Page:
On February 15, 2019, SBA issued SOP 50 10(5)(K) (“New SOP”) which will take effect on April 1, 2019. This article touches upon a few of the more substantive changes in the New SOP. For a more detailed list of all the changes and clarifications, see SBA Information Notice 5000-19004 dated February 15, 2019.
The New SOP has been much anticipated since it brings recent SBA guidance to lenders in line with several policy notices issued by the Agency. For instance, initially SOP 50 10(5)(J) provided that Lenders must consider the liquidity of owners of 10% or more of the equity of the Applicant. Based on feedback from SBA Lenders, SBA issued SBA Policy Notice 5000-17057 effective April 3, 2018, by which SBA increased the minimum percentage ownership at which owners are subject to personal liquidity consideration from 10% to 20%. The New SOP incorporates the Policy Notice’s standard for personal liquidity considerations on page 103.
The New SOP also provides guidance on how to determine eligibility for Applicants that operate under multiple agreements. All Applicant agreements that meet the FTC definition of a franchise must be listed on the Franchise Directory. If any of the Applicant’s agreements that meet the FTC definition of franchise are NOT on the Franchise Directory, then the Lender may not proceed. Furthermore, whether a Lender must obtain an SBA addendum will depend on whether or not the agreement is deemed critical to the Applicant’s business. An individual agreement or the aggregate revenue from multiple agreements will be deemed critical if they account for 50% or more of the Applicant’s revenue. See pages 96-97 of the New SOP for a more in-depth explanation.
SBA also modified some of its lending policies in the New SOP. Change of ownership debt that is not owed to a Seller must be in place for a minimum of 12 months (instead of 6 months) prior to refinancing under delegated authority. See pages 132-133 of the New SOP. Note that the Seller debt refinancing rules have not changed, meaning that the Seller debt must be in place and current for a minimum of 24 months before it is eligible for refinancing. While no additional guidance was given on whether “current for 24 months” means that regular payments must have been required and paid on the Seller debt for at least 24 months (i.e. a Standstill Period in a Seller Note does not equate to current payments), SBA officials have stated publically that is the intention of the policy.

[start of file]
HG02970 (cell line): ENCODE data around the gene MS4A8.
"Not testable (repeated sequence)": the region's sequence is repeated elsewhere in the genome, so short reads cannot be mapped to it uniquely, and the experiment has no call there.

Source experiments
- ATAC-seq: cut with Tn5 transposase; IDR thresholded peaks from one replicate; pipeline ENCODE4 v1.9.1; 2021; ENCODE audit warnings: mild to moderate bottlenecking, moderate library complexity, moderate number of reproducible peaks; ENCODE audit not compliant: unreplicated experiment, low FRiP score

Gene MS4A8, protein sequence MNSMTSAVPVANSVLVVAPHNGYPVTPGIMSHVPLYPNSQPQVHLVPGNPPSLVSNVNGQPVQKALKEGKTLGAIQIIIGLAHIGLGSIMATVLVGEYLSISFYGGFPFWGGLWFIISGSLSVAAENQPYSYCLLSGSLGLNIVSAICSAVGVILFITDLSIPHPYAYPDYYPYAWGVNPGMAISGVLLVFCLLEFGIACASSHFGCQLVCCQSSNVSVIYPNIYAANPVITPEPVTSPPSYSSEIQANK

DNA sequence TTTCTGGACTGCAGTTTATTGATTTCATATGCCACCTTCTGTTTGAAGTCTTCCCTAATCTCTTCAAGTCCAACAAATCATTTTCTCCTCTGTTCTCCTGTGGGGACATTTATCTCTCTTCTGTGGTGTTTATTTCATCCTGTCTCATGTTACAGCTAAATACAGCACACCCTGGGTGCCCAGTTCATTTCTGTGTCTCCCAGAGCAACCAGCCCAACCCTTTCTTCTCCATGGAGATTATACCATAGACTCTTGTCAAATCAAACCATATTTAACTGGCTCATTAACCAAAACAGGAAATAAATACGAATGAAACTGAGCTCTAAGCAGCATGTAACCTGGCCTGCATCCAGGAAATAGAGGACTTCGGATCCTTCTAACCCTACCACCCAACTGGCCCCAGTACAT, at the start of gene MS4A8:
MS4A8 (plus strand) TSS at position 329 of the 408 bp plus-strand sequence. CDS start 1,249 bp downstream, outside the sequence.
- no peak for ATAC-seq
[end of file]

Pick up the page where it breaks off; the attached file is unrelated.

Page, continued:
Other noteworthy clarifications include the ability of lenders to make a 10 year loan for leasehold improvements plus adding a short period to reasonably complete the improvements (which may not exceed 12 months). See page 148. Another helpful clarification concerns SBA Form 159. See page 170. While a separate 159 must be executed by each Agent, multiple services performed by the same agent may be reported on one form.
The New SOP clarified that lenders must disclose 100% of the Applicant’s ownership on SBA Form 1919 and in E-Tran in order to submit a loan application. Each owner must be identified in the E-Tran system. See page 221 of the New SOP.
The New SOP also incorporates many recent policy changes for the 504 loan program, including, incorporating permissible debt refinancing without expansion and 25 year debentures. See pages 312 and 331. It also provides more guidance on Express, Export Express and Export Working Capital Lines of Credit. While the changes in the New SOP are welcomed by lenders as providing clarity on the SBA lending rules, the implementation of proposed rules on SBA Express, personal resources, Agent fees and affiliation, and the issuance of new oversight regulations, mean that more changes can be anticipated in the coming year.
For more information on all the changes found in the New SOP, please contact Kim Rayer at at 267.470.1208 or email@example.com.
For a detailed explanation on the changes to the New SOP, we recommend that you sign up for NAGGL’s webinar this Friday, February 22, 2019, offered by Jane Butler.